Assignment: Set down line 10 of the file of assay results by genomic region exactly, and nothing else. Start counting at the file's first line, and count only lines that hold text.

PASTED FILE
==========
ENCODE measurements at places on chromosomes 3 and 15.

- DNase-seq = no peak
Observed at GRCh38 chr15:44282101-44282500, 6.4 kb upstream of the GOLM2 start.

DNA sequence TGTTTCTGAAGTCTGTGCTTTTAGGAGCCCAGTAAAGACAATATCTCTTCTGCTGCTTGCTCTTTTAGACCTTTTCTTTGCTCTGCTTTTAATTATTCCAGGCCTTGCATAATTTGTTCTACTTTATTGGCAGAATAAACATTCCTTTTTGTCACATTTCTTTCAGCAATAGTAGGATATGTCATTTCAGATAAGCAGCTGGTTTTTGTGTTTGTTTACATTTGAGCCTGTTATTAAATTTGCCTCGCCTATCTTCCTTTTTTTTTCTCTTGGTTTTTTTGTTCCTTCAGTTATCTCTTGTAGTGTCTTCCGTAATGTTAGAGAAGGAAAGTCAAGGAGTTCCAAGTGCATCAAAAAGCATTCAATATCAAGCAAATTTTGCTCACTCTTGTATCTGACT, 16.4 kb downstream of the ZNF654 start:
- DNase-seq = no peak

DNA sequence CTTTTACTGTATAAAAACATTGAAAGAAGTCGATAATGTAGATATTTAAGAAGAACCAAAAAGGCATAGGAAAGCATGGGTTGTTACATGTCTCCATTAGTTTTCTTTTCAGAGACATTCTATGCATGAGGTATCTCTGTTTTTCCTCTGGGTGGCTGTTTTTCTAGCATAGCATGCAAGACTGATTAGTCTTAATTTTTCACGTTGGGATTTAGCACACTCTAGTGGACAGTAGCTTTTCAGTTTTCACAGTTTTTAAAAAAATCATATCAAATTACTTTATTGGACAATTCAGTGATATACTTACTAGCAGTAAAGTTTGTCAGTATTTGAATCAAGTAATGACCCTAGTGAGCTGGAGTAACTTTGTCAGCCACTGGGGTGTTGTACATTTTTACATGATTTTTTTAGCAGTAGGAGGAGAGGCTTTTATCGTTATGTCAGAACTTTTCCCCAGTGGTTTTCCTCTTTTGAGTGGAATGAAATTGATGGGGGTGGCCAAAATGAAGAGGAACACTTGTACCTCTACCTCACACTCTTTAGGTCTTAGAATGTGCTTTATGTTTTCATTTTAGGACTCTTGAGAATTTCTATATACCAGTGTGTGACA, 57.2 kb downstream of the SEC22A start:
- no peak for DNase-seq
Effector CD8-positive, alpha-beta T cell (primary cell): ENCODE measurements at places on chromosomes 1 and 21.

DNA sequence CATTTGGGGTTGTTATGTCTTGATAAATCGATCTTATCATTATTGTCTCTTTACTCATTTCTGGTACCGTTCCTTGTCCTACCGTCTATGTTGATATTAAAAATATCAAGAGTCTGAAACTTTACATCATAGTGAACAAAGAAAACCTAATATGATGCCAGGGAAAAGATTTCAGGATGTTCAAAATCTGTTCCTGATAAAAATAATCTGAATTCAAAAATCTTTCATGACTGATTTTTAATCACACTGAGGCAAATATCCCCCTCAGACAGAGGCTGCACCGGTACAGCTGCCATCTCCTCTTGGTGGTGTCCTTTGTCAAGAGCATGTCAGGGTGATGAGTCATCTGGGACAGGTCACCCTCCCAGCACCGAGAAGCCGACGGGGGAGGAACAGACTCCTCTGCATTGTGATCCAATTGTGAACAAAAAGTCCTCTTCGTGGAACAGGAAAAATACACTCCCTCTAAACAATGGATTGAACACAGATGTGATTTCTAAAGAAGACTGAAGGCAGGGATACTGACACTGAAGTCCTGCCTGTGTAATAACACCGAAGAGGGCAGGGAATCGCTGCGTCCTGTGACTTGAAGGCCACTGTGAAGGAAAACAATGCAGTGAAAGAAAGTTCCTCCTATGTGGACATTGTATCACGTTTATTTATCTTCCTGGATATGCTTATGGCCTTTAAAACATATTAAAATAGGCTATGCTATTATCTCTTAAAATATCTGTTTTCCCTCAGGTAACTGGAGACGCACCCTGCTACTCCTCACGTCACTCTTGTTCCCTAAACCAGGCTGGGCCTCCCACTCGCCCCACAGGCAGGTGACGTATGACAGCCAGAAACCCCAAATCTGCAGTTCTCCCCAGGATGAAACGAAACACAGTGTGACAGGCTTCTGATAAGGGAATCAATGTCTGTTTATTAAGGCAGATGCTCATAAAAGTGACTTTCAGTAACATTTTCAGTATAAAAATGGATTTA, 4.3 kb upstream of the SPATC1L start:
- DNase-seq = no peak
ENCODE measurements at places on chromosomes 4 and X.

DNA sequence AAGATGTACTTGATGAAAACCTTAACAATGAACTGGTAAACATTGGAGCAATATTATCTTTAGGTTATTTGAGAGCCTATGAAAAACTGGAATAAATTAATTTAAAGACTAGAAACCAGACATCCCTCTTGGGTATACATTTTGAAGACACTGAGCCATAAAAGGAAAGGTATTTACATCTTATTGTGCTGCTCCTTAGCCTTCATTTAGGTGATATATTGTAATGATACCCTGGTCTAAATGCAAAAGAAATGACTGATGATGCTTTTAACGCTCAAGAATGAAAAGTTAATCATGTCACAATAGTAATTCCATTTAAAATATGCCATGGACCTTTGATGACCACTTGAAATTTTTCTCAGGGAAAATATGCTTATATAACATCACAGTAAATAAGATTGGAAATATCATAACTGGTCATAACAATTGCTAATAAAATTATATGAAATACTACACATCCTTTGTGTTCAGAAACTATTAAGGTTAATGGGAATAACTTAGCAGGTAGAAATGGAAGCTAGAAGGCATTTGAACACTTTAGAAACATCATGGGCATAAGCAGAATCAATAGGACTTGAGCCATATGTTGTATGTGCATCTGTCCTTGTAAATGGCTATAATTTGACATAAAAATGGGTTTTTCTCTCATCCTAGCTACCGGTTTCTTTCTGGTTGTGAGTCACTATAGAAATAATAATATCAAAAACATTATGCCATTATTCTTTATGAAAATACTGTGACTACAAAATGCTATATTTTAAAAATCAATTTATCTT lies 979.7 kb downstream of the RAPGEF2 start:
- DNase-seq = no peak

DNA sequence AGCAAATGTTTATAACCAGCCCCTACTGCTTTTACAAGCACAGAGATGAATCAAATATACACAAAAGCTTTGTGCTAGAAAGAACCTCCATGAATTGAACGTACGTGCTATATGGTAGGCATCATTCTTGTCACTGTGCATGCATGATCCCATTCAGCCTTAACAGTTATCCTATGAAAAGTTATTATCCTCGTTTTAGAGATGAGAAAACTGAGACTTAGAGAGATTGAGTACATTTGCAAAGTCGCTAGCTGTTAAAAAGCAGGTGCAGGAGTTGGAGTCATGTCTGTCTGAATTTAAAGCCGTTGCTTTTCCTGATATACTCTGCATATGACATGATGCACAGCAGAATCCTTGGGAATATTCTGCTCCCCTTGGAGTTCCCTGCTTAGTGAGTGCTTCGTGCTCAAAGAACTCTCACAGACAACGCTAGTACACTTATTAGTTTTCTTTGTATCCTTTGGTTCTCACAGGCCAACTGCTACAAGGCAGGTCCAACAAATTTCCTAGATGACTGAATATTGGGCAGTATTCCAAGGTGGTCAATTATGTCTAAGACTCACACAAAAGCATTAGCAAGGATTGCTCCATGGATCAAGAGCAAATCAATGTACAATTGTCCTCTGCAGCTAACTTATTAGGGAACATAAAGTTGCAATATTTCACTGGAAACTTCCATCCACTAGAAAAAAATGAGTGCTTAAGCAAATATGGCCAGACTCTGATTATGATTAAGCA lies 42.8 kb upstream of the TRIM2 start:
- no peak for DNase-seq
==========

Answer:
- DNase-seq = no peak